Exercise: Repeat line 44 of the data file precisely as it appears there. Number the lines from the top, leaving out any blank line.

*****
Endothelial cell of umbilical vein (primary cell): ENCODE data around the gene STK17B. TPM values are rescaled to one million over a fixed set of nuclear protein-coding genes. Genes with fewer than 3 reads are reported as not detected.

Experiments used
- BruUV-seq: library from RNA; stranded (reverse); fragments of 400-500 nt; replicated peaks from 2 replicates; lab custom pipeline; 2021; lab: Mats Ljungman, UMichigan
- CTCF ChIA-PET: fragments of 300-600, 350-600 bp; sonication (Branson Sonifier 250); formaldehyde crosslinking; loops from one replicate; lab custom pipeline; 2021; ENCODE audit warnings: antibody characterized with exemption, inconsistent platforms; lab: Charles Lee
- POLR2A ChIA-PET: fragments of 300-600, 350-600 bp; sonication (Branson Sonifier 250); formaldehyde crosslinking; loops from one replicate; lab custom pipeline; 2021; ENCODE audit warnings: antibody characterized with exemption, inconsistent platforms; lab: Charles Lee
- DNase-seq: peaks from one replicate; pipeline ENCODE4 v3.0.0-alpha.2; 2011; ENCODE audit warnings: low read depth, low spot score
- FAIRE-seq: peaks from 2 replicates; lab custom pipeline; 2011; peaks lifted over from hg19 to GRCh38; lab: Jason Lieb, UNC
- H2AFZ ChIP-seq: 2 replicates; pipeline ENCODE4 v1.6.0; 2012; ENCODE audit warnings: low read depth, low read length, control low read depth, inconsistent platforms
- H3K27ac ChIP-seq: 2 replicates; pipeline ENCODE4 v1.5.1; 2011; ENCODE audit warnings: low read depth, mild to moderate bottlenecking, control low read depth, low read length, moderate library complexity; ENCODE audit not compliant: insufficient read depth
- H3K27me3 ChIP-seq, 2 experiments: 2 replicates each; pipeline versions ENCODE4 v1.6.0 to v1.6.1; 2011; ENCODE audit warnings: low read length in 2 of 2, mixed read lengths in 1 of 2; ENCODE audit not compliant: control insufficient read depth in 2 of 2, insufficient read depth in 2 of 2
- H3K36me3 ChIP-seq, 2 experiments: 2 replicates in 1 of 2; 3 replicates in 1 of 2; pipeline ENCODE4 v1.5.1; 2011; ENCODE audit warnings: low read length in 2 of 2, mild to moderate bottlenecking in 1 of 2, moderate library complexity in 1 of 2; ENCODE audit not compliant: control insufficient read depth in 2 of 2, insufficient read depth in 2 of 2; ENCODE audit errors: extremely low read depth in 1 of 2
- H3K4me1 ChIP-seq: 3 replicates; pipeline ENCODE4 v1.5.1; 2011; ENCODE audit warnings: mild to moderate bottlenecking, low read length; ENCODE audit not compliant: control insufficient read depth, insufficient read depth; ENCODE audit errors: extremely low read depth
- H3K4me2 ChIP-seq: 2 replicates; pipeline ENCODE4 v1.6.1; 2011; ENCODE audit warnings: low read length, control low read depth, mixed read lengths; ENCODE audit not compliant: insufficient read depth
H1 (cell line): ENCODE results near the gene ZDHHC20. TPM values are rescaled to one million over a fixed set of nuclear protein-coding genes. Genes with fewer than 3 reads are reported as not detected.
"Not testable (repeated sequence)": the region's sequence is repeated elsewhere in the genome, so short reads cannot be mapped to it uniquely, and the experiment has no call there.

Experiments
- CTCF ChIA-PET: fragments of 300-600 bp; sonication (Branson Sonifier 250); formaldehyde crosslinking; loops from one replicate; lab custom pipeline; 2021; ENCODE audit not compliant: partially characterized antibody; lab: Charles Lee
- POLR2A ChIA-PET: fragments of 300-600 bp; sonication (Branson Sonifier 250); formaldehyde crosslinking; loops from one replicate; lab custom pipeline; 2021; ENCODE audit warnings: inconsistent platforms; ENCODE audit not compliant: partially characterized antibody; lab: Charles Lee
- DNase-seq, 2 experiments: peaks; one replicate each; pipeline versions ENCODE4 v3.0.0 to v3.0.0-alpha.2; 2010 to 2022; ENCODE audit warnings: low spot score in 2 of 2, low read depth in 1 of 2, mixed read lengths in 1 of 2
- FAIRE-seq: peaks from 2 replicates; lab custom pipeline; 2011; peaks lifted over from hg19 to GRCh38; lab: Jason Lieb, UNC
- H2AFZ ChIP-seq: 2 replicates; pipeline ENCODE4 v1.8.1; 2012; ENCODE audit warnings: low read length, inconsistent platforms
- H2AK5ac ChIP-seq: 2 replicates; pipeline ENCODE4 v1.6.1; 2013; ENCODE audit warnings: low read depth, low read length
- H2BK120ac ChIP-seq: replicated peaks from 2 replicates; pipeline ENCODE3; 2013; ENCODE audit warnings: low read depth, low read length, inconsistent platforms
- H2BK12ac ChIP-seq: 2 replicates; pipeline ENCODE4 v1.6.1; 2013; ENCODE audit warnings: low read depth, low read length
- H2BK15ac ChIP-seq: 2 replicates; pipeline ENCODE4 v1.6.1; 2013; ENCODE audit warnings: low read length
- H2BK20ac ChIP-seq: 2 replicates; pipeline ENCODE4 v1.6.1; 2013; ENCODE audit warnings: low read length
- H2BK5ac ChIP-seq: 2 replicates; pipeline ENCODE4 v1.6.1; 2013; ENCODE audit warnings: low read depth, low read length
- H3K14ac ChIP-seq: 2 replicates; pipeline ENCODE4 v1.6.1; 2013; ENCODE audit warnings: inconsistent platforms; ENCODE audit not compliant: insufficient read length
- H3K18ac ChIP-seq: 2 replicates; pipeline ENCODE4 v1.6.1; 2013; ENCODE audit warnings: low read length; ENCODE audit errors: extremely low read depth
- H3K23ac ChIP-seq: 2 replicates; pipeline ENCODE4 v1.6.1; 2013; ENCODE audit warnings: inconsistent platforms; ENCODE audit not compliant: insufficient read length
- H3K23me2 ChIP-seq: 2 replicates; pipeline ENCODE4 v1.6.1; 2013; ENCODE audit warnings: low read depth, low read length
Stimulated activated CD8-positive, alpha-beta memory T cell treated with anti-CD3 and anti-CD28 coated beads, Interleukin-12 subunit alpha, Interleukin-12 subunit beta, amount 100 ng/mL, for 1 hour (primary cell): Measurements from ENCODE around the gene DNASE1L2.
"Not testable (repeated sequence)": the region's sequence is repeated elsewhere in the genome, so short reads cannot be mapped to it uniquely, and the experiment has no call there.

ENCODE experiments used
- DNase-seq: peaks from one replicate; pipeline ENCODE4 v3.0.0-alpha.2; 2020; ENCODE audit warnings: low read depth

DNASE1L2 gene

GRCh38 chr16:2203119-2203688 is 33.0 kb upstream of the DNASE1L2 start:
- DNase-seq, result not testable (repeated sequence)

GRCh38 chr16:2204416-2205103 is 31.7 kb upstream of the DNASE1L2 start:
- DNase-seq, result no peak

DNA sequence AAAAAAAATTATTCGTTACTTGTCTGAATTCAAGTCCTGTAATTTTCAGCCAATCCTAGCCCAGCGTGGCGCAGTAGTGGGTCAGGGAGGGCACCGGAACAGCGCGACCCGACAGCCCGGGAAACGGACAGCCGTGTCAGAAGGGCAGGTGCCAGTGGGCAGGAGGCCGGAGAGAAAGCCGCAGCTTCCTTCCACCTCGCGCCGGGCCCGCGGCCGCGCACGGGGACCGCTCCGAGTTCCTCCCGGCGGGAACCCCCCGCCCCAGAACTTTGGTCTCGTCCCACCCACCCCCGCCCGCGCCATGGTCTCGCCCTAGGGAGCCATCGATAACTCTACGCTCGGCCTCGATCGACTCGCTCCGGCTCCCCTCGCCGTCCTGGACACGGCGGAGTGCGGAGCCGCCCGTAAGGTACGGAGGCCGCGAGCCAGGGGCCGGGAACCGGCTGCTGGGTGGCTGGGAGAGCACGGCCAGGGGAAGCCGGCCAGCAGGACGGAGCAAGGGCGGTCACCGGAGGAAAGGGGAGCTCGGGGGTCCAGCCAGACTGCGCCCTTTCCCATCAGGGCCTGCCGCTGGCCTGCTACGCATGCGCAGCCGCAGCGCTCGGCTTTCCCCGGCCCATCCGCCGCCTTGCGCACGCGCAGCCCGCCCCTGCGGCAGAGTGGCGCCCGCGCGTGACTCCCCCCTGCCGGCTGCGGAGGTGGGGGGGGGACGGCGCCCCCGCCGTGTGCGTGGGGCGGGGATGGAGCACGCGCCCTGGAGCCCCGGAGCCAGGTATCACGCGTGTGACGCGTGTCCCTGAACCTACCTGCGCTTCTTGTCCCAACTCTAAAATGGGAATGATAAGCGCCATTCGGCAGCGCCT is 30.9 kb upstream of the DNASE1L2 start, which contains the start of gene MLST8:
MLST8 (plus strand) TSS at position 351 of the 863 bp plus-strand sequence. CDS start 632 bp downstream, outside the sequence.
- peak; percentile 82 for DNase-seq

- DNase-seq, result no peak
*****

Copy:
- DNase-seq, result no peak